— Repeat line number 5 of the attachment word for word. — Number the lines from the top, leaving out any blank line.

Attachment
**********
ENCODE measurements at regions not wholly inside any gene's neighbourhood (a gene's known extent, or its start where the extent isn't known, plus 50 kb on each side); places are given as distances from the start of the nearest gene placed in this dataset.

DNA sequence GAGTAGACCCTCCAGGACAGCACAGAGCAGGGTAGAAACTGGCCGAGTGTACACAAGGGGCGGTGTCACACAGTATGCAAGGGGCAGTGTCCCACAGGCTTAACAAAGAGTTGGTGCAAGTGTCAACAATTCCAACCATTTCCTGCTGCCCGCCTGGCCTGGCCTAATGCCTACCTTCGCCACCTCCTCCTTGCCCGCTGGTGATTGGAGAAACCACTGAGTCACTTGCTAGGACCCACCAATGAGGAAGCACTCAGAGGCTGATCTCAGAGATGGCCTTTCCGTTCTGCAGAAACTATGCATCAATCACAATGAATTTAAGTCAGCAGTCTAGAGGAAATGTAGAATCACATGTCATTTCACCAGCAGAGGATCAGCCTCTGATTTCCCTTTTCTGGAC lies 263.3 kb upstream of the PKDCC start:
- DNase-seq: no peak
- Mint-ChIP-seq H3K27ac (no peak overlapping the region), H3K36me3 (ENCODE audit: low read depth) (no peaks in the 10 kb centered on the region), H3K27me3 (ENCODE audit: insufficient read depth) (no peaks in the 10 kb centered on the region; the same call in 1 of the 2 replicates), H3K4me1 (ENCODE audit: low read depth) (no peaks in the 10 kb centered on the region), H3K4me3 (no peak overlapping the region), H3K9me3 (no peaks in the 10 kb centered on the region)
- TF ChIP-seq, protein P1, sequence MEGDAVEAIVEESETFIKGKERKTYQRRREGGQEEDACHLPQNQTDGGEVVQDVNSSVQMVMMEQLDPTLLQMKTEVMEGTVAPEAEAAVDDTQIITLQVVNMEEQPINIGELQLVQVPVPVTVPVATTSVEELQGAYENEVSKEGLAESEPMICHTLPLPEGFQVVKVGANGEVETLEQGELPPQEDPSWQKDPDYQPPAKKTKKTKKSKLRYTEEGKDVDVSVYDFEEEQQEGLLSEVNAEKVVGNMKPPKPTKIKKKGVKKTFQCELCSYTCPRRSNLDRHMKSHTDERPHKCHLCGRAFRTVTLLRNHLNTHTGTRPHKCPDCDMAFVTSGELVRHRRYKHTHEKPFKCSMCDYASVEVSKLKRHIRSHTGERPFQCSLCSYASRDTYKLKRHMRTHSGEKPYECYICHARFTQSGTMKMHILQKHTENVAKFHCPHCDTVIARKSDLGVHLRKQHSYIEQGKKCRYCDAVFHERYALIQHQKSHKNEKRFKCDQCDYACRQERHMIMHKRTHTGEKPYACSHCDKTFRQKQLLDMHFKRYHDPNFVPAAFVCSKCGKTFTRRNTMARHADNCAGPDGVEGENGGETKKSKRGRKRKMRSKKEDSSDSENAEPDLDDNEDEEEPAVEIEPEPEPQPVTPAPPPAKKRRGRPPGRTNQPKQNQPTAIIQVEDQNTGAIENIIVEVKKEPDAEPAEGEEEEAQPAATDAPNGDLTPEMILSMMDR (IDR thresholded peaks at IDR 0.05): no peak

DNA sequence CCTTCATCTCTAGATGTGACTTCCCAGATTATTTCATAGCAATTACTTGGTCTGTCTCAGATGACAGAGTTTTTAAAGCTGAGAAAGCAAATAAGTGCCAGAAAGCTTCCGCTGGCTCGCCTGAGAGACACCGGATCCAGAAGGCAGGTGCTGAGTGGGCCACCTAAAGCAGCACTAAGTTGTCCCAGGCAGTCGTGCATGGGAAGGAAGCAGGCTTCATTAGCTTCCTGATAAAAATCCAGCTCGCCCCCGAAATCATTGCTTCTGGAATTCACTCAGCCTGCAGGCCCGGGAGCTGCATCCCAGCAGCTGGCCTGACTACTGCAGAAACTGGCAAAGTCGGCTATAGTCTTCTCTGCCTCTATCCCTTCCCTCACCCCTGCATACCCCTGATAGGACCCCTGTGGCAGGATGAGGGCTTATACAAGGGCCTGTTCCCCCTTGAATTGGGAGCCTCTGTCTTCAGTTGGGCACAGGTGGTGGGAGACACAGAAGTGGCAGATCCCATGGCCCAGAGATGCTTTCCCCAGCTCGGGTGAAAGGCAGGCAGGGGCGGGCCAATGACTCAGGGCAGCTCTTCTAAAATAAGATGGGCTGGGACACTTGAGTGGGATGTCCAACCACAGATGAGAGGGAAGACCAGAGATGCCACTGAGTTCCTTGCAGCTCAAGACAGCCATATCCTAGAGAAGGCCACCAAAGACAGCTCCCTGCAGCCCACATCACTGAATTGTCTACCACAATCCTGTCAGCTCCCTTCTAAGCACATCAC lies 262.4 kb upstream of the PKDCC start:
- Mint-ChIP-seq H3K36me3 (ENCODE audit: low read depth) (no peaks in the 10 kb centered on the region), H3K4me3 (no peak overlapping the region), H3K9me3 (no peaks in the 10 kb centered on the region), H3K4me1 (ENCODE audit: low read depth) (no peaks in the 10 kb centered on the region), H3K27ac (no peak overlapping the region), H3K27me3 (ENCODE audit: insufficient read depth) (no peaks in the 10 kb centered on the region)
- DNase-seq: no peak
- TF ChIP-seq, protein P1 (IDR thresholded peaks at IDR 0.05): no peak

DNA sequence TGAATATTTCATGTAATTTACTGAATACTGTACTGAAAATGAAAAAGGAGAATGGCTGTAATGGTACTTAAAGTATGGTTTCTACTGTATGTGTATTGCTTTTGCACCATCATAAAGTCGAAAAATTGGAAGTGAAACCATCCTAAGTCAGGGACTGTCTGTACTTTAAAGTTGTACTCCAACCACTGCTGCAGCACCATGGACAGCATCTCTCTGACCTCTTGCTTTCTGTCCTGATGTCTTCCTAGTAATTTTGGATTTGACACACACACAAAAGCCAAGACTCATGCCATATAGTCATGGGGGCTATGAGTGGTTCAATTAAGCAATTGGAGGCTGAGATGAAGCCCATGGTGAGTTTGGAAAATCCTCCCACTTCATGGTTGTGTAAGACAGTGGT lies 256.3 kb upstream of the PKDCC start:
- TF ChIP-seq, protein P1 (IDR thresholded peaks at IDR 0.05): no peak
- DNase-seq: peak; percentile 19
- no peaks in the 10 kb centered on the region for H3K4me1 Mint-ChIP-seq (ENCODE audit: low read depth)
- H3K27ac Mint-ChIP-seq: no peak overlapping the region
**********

- TF ChIP-seq, protein P1, sequence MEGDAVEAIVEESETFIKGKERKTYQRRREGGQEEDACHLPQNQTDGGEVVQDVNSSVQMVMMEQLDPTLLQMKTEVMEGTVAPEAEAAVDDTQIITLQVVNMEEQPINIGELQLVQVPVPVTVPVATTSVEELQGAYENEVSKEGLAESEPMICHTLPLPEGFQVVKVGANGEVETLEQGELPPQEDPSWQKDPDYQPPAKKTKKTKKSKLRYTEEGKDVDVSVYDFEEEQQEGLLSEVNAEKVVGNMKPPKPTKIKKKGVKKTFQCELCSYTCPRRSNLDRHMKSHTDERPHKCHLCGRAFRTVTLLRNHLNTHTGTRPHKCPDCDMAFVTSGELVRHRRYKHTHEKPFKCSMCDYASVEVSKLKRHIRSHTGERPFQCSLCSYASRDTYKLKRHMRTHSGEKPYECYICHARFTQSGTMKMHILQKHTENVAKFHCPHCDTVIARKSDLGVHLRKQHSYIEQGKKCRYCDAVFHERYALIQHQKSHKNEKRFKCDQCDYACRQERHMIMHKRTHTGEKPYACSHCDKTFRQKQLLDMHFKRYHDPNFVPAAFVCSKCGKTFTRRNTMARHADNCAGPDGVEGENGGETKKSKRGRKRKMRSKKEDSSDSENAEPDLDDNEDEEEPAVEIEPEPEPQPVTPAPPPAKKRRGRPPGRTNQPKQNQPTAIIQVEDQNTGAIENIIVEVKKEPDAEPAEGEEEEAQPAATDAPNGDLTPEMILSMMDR (IDR thresholded peaks at IDR 0.05): no peak